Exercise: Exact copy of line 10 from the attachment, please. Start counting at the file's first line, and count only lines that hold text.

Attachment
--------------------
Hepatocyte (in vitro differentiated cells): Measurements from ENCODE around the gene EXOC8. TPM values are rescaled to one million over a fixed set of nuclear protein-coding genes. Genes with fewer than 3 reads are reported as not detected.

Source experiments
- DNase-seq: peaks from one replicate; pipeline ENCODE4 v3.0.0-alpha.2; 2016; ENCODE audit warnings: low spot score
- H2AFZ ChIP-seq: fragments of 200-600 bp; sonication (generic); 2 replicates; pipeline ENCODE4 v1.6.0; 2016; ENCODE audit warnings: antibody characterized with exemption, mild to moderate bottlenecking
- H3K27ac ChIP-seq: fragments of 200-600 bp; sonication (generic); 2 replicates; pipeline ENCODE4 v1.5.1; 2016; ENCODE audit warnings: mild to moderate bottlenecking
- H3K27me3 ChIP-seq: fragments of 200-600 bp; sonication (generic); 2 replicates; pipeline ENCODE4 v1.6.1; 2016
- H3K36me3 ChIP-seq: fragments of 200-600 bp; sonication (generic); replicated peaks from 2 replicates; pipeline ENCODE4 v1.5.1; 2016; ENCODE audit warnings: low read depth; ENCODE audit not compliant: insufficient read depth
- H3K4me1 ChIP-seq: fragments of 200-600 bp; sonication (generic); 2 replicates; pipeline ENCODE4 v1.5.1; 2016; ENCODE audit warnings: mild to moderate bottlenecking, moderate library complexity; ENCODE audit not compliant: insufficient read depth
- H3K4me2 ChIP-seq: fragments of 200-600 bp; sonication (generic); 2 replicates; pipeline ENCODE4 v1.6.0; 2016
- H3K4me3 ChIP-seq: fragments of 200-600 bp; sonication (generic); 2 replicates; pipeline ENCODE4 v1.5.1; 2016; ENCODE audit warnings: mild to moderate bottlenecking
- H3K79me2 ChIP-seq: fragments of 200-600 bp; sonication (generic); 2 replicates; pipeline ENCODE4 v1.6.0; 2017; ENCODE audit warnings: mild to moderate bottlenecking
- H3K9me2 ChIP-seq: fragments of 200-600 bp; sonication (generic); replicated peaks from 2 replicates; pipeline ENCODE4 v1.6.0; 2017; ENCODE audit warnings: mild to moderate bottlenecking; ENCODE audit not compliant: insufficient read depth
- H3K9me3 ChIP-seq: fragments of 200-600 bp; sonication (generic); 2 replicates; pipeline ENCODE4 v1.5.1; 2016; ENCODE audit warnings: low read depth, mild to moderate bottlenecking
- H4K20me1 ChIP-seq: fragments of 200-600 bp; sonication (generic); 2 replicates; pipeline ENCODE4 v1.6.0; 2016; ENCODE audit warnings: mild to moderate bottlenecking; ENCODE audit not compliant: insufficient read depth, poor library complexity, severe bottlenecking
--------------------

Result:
- H3K4me3 ChIP-seq: fragments of 200-600 bp; sonication (generic); 2 replicates; pipeline ENCODE4 v1.5.1; 2016; ENCODE audit warnings: mild to moderate bottlenecking